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October 7th, 2008
Commissioners Court studies elected official compensation plan

Ray Associates, Inc. introduced their firm to the Hays County Commissioner’s Court and presented them with their review scope of the project geared towards evaluating and developing an Elected Official’s compensation plan.In the power point presentation the firm stated their approach to consulting as “practical, directed toward implementation, [and] not successful unless implemented”. The firm claims to recognize the county’s particular challenges and will “provide competitive compensation to county elected officials, [while] work[ing] within a budget that respects the taxpayers.”

Ray Associates, Inc. was asked to develop an equitable and competitive compensation plan for Hays County Elected Officials, including concept and philosophy, and system and processes. The firm will work with a Citizens Committee throughout the process. In the presentation the firm described their methodology in detail. It stated interviews as key in the process to develop compensation structure. There are 11 Elected Official Job Titles and 25 individual Elected Officials. The firm assumed interviews approximately one hour in length not to exceed 16 hours. The Citizen Committee involved in the process will be composed of seven members that are scheduled to meet with the firm twice: to select and approve market philosophy and employers with advice and counsel from Ray Associates, Inc.; and then to consider the firms recommendations and recommend salaries to the Commissioners Court.

The firm will evaluate a salary survey. The presentation stated that an online survey will be conducted not to exceed 10 counties; within the survey three elements will be addressed, Texas Constitutional requirements, the differences in Hays County operations, and charts that show how Hays County compares. Responsibilities of Elected Official positions internally within Hays County will also be compared.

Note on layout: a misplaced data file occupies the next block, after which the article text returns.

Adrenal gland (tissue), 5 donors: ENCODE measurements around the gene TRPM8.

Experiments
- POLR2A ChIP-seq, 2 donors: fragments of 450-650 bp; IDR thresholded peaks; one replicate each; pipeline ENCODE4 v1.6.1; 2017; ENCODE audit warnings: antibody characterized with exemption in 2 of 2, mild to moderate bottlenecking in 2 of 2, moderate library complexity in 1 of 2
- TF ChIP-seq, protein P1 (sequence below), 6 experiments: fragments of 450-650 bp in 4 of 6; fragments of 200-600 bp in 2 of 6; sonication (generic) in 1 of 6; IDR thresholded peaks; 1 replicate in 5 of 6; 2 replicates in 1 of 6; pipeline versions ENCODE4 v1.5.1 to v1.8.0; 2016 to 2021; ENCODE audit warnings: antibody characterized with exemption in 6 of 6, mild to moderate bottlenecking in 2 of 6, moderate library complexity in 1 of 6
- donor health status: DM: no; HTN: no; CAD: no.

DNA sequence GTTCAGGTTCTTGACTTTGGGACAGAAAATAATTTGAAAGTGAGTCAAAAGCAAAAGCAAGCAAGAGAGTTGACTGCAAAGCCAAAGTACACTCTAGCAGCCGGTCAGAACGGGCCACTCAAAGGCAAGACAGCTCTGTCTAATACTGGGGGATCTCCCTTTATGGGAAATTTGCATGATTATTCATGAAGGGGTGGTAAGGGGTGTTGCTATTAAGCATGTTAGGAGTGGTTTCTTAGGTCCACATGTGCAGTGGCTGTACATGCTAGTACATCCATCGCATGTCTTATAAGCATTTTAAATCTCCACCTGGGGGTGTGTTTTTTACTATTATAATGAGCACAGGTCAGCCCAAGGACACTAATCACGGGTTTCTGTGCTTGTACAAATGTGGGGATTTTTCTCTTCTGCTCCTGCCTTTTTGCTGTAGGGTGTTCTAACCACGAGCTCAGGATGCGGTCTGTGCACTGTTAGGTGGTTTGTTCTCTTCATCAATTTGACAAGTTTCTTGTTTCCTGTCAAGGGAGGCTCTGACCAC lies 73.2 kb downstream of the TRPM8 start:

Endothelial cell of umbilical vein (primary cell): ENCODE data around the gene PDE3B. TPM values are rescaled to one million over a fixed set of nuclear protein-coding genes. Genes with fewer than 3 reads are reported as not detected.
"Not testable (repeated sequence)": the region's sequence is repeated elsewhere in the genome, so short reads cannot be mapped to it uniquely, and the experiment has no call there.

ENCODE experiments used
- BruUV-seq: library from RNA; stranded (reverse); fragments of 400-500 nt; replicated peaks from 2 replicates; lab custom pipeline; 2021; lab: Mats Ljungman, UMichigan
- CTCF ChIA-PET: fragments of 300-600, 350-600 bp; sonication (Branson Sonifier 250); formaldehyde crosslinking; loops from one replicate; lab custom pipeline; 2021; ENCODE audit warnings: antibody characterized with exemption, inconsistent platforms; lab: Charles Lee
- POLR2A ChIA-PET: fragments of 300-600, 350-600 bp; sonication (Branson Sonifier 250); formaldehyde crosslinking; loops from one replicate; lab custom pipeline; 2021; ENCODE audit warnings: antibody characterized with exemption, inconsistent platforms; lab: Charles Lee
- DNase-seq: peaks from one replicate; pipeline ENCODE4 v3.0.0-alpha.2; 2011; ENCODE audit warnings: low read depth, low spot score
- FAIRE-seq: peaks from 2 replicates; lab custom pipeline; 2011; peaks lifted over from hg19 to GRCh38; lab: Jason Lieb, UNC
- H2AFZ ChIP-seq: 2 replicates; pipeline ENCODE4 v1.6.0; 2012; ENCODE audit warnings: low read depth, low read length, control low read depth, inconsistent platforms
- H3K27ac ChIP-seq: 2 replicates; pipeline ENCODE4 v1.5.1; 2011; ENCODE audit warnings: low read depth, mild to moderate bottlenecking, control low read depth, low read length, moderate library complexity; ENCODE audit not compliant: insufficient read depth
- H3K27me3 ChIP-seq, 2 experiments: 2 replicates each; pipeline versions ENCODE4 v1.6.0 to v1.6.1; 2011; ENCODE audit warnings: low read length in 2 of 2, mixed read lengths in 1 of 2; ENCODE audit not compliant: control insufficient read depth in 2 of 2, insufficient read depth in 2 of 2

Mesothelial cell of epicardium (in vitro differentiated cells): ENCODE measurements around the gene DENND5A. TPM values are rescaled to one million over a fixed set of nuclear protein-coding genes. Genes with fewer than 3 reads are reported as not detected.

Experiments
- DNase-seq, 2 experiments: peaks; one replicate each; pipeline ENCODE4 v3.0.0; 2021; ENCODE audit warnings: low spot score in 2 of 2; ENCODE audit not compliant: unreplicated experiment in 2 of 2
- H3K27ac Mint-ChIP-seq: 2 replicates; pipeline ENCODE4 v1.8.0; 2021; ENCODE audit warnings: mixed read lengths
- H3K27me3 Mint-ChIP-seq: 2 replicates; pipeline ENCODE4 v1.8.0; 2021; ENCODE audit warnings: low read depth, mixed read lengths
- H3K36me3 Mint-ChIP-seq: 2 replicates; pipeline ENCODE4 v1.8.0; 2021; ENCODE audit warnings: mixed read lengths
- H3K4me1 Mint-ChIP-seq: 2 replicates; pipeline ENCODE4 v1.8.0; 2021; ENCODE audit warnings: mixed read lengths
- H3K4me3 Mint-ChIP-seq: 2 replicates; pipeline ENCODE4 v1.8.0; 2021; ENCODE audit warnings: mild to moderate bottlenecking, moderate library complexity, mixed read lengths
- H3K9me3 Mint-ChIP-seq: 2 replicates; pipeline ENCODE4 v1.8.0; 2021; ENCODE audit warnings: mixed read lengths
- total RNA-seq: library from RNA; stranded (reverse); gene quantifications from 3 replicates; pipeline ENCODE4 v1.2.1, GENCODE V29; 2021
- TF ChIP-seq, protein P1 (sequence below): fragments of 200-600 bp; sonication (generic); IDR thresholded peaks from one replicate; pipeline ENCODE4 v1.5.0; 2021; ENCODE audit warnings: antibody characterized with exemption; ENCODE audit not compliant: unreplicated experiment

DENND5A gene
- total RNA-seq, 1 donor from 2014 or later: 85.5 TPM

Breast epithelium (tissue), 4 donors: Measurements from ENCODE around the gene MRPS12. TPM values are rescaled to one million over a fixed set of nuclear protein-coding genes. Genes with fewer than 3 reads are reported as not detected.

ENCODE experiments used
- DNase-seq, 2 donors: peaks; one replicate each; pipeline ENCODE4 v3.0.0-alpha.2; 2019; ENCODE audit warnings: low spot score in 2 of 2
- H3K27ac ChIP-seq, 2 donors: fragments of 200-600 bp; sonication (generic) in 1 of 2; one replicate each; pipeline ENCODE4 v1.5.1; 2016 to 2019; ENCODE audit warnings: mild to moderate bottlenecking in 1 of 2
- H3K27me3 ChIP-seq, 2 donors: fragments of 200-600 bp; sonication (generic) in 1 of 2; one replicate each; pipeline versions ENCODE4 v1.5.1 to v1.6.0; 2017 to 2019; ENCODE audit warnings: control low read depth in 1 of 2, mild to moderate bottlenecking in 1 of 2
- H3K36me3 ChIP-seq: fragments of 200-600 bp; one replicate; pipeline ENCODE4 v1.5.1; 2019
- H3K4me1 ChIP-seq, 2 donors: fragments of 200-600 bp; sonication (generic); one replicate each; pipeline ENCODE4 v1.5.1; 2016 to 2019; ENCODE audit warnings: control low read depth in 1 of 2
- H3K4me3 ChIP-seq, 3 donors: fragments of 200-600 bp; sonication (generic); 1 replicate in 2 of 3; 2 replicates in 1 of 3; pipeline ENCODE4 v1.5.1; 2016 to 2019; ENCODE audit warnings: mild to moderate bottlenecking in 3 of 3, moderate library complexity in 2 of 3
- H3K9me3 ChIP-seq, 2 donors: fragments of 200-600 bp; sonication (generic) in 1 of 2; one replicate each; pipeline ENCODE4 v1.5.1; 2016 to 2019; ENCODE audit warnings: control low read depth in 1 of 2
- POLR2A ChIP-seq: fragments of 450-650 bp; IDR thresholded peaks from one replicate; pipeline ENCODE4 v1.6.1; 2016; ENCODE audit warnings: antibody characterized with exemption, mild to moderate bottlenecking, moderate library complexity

The firm, according to the presentation, will produce agendas and materials for the Citizens Committee meetings, including “comparative matrix of potential employers (counties) for survey (Hays County Human Resource Department to prepare in consultation with Ray Associates); [and] reports.” The presentation also states that the firm will provide a “final report to the Commissioner’s Court, [including] methodology, findings and recommendations, charts with survey data, [and] procedures for future salary adjustments.”

The presentation put forth a schedule of the events leading up to the final report. In the month of October, the Elected Officials will be interviewed and the firm will meet with the Citizens Committee to determine philosophy and market employers. Within the first week of November, the firm will have produced a salary survey. Also in November, the firm is scheduled to analyze the survey results, and draft procedures for future adjustments. The timetable demands a report in December, along with recommendations to the Citizens Committee and Commissioner’s Court.